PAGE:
Regarding mixed-assets products, Luxembourg (+€4.5 bn) was the domicile with the highest net inflows, followed by funds domiciled in Switzerland (+€2.3 bn), Spain (+€2.0 bn), the U.K. (+€1.1 bn), and Ireland (+€0.7 bn). In contrast, Sweden (-€0.03 bn), Jersey (-€0.02 bn), and the Isle of Man (-€0.02 bn) were the domiciles with the highest estimated net outflows from mixed-assets funds.

Ireland (+€0.5 bn) was the domicile with the highest estimated net inflows into alternative UCITS funds for January, followed by France (+€0.1 bn) and Liechtenstein (+€0.1 bn). Meanwhile, Italy (-€0.7 bn), the U.K. (-€0.7 bn), and Germany (-€9.4 bn) were at the other end of the table.

Fund Flows by Promoters

BlackRock was the best-selling fund promoter for January overall, with net sales of €16.6 bn, ahead of Amundi (+€14.0 bn) and BNP Paribas Asset Management (+€8.4 bn).

Table 1: Ten Best-Selling Promoters, January 2020 (Euro Billions)

European Fund Flows, January 2020

Source: Refinitiv Lipper

Considering the single-asset classes, BlackRock (+€4.3 bn) was the best-selling promoter of bond funds, followed by PIMCO (+€3.0 bn), JP Morgan (+€2.8 bn), Credit Suisse Group (+€2.1 bn), and Vanguard Group (+€1.4 bn).

Within the equity space, BlackRock (+€5.3 bn) led the table, followed by UBS (+€2.8 bn), Pictet (+€1.6 bn), DWS Group (+€1.3 bn), and AXA (+€1.2 bn).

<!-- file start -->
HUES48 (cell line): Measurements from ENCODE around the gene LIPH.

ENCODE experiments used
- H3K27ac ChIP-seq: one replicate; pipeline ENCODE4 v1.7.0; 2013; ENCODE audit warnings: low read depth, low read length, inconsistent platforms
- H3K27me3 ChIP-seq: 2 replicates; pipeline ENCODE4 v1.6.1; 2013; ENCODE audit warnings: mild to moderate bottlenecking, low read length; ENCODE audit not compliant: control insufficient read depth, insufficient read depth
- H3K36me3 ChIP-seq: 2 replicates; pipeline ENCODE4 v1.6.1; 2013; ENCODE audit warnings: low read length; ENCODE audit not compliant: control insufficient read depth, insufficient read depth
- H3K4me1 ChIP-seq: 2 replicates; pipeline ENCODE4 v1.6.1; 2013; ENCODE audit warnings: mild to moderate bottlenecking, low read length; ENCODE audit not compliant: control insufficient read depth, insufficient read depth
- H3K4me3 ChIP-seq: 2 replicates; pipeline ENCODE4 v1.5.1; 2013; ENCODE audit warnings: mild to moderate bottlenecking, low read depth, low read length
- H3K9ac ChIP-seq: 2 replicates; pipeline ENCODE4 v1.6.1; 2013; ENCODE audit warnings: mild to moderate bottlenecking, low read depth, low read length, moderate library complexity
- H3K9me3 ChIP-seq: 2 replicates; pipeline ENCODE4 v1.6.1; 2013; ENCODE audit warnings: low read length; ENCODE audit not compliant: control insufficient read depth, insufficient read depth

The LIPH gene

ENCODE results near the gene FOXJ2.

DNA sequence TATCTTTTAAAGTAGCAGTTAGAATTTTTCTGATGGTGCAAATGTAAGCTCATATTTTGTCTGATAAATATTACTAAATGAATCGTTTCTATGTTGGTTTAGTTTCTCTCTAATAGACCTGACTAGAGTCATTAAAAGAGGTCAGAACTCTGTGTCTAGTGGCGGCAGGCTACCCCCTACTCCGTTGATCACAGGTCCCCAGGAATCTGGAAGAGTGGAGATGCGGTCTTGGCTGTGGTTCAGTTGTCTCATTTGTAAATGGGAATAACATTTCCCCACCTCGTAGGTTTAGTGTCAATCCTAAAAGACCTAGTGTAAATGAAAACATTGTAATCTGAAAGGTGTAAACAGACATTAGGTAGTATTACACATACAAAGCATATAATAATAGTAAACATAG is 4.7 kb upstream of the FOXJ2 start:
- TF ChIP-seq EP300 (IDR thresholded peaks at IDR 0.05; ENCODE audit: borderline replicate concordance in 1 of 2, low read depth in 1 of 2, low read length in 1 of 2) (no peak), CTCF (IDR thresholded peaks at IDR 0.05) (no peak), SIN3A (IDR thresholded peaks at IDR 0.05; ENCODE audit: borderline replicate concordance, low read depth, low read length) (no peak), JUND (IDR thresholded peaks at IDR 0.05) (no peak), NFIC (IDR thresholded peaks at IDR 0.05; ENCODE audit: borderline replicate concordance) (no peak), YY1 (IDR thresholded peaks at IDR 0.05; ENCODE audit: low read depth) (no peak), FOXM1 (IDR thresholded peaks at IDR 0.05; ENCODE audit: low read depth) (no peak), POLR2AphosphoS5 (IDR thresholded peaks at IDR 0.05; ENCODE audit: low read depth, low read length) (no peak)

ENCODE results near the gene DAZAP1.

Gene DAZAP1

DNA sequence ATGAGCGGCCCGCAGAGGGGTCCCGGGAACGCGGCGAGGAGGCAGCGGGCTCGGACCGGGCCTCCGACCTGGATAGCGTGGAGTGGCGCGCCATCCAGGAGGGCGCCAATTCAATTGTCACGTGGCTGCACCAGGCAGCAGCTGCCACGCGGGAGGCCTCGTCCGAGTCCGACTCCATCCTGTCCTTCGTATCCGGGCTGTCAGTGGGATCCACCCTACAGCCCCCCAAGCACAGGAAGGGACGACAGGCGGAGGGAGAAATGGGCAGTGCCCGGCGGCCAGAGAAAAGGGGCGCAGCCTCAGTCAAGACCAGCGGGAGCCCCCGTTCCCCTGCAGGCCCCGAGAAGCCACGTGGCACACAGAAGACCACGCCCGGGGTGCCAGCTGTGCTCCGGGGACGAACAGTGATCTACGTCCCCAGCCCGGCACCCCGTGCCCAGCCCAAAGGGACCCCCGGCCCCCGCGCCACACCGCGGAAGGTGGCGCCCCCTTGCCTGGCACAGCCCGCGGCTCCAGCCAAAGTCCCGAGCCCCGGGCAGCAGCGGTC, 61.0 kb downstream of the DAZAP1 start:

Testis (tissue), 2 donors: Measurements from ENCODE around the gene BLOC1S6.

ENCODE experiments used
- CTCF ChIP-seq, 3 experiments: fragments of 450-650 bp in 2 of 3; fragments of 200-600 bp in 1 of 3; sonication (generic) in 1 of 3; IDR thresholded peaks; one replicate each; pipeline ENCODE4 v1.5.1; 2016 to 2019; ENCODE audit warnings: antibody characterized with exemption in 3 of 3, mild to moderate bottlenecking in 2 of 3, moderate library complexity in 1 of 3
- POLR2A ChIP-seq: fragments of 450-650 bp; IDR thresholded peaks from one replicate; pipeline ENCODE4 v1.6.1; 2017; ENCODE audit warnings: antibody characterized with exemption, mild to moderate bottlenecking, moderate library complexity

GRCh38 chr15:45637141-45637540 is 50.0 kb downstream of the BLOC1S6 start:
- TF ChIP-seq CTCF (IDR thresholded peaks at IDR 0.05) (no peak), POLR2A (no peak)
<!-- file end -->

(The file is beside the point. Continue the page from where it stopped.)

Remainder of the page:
AXA (+€1.3 bn) was the leading promoter of mixed-assets funds in Europe, followed by Flossbach von Storch (+€0.9 bn), JP Morgan (+€0.8 bn), HSBC (+€0.8 bn), and Santander (+€0.7 bn).

DWS Group (+€0.4 bn) was the leading promoter of alternative UCITS funds for the month, followed by H2O Asset Management (+€0.4 bn), Maitland (+€0.3 bn), Man Investments (+€0.3 bn), and Insight (+€0.3 bn).

Best-Selling Funds

The 10 best-selling long-term funds, gathered at the share class level, amounted to €7.0 bn of estimated net inflows for January. The general fund-flows trend for the 10 best-selling funds was in line with the overall fund flows trend in Europe, as bond funds dominated the ranks of asset types with regard to the 10 best-selling funds (+€3.1 bn), followed by equity funds (+€2.4 bn) and mixed-assets funds (+€1.5 bn).

Table 2: Ten Best-Selling Long-Term Funds, January 2020 (Euro Millions)

European Fund Flows, January 2020

Source: Refinitiv Lipper

The views expressed are the views of the author, not necessarily those of Lipper or Refinitiv.